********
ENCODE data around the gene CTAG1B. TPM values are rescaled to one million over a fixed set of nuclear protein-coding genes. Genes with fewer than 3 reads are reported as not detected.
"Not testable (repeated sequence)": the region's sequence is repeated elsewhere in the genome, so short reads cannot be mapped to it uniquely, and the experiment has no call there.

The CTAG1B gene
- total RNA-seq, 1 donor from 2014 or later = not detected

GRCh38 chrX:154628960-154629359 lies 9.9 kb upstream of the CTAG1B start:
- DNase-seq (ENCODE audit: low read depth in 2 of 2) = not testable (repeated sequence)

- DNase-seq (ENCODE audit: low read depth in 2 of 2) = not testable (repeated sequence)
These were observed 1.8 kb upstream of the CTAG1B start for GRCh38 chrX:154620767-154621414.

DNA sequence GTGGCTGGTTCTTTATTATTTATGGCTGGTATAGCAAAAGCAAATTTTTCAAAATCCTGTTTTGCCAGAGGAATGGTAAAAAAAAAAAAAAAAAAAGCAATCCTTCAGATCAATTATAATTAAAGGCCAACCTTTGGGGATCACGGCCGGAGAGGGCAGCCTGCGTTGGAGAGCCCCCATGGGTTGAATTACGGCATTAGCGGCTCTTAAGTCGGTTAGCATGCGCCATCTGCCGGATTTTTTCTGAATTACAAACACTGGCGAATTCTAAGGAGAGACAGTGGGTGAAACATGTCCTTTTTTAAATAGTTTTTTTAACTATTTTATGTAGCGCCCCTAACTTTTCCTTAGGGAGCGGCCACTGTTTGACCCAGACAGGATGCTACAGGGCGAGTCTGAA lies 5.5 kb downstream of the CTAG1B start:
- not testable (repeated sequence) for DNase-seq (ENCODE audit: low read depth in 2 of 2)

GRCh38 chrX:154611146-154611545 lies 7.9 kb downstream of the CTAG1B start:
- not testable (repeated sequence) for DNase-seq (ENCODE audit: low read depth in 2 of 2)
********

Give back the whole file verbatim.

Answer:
ENCODE data around the gene CTAG1B. TPM values are rescaled to one million over a fixed set of nuclear protein-coding genes. Genes with fewer than 3 reads are reported as not detected.
"Not testable (repeated sequence)": the region's sequence is repeated elsewhere in the genome, so short reads cannot be mapped to it uniquely, and the experiment has no call there.

The CTAG1B gene
- total RNA-seq, 1 donor from 2014 or later = not detected

GRCh38 chrX:154628960-154629359 lies 9.9 kb upstream of the CTAG1B start:
- DNase-seq (ENCODE audit: low read depth in 2 of 2) = not testable (repeated sequence)

- DNase-seq (ENCODE audit: low read depth in 2 of 2) = not testable (repeated sequence)
These were observed 1.8 kb upstream of the CTAG1B start for GRCh38 chrX:154620767-154621414.

DNA sequence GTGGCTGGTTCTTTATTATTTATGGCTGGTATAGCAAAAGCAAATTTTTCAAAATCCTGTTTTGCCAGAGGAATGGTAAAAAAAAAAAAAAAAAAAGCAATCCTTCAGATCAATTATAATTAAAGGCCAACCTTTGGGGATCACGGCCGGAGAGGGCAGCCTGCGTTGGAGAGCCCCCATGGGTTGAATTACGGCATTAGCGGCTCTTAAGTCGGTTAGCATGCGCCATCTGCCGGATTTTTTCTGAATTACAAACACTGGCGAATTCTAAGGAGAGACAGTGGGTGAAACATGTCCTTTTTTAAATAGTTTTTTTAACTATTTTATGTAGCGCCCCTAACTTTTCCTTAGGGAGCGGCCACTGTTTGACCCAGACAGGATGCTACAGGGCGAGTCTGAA lies 5.5 kb downstream of the CTAG1B start:
- not testable (repeated sequence) for DNase-seq (ENCODE audit: low read depth in 2 of 2)

GRCh38 chrX:154611146-154611545 lies 7.9 kb downstream of the CTAG1B start:
- not testable (repeated sequence) for DNase-seq (ENCODE audit: low read depth in 2 of 2)